“My administration will press the Cuban regime to release all political prisoners unconditionally, to legalize all political parties, labor unions, and free media, and to schedule internationally monitored elections. The embargo must stay in place until these basic elements of democratic society are met. Maintaining the embargo is, however, just one element of a broader approach my administration would make to the people of Cuba. I would provide more material assistance and moral support to the courageous human rights activists who bravely defy the regime every day, and increase Radio and TV Marti and other means to communicate directly with the Cuban people. My Justice Department would vigorously prosecute Cuban officials implicated in the murder of Americans, drug trafficking, and other crimes. While our Cuba policy will not always be in accord with that of our hemispheric and European partners, my administration will begin an active dialogue with them to develop a plan for post-Castro Cuba, a plan that will spark rapid change and a new awakening in that country. The Cuban people have waited long enough.”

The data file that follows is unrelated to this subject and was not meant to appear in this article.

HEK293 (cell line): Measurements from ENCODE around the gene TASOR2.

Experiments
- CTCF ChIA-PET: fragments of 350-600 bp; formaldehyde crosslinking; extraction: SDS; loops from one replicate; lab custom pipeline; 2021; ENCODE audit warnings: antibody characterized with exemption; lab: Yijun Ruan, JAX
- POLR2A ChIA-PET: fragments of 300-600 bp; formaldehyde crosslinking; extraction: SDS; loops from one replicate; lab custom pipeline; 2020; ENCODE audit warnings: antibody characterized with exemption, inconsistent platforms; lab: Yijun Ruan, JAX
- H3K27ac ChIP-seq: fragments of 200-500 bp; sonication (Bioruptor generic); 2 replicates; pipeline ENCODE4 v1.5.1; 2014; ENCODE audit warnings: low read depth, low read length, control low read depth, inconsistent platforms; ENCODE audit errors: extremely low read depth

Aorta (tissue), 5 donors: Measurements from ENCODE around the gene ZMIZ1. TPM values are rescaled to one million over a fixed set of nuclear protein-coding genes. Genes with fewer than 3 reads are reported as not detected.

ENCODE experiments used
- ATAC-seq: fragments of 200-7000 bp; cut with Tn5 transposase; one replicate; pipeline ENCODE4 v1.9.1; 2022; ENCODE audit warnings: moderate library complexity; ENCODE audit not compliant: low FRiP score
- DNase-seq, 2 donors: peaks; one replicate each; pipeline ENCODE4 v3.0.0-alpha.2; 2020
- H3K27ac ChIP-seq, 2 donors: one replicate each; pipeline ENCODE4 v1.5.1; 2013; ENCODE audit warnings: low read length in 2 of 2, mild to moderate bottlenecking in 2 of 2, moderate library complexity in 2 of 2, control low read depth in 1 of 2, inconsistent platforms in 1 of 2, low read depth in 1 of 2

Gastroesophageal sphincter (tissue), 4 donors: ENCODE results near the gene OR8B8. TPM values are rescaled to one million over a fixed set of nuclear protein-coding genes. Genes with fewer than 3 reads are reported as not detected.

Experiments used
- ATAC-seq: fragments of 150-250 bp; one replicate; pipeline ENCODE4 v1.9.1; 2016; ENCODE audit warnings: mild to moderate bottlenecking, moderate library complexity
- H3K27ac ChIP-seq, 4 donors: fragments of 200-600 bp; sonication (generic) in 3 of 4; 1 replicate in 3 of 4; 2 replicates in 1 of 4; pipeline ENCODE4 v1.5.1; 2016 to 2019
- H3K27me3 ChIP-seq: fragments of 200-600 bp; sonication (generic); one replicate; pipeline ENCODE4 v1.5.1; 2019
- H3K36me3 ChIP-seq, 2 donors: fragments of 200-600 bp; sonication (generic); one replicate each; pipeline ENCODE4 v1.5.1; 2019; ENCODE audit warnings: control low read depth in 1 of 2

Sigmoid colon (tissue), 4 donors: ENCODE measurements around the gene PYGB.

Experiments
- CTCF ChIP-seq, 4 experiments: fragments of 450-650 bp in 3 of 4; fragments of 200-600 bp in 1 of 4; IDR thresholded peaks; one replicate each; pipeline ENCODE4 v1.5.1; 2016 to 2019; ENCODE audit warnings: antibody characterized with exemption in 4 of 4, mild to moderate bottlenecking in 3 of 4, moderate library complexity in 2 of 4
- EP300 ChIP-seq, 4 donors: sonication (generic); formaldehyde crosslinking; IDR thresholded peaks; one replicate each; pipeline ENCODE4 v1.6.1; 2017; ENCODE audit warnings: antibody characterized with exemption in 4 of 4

–Sen. John McCain, in a speech Tuesday on Cuban Independence Day.
“Since Raul Castro formally took power, he has announced some measures that have the potential to make improvements in the lives of the Cuban people, including easing democratic opening. The new authorities should take immediate steps to release political prisoners, permit free expression and assembly, and set the stage for open an regulations on the purchase of computers and cell phones. Unfortunately, these are merely incremental steps in a society that yearns for genuine freedoms and ad competitive elections.”
–Sen. Hillary Clinton (D-NY), in a statement Tuesday.
We should look at loosening up remittances and travel restrictions for Cuban Americans so they can travel to the island, be with their families and send money there as a gesture of good faith as Fidel Castro is transitioning. I also think we should open direct talks with Cubans, without preconditions but with a whole lot of preparation. Unless they release political prisoners, start instituting free press, and other steps to democratize the island, we won’t lift the embargo. But we are looking to normalize the situation. That’s common sense. That’s the new approach to foreign policy that is needed, because the last eight years won’t work for the next president and John McCain keeps embracing policies that don’t work, and that is part of what this election will be all about.
–Sen. Barack Obama (D-IL), in an interview with ABC’s World News Tonight, airing Tuesday evening.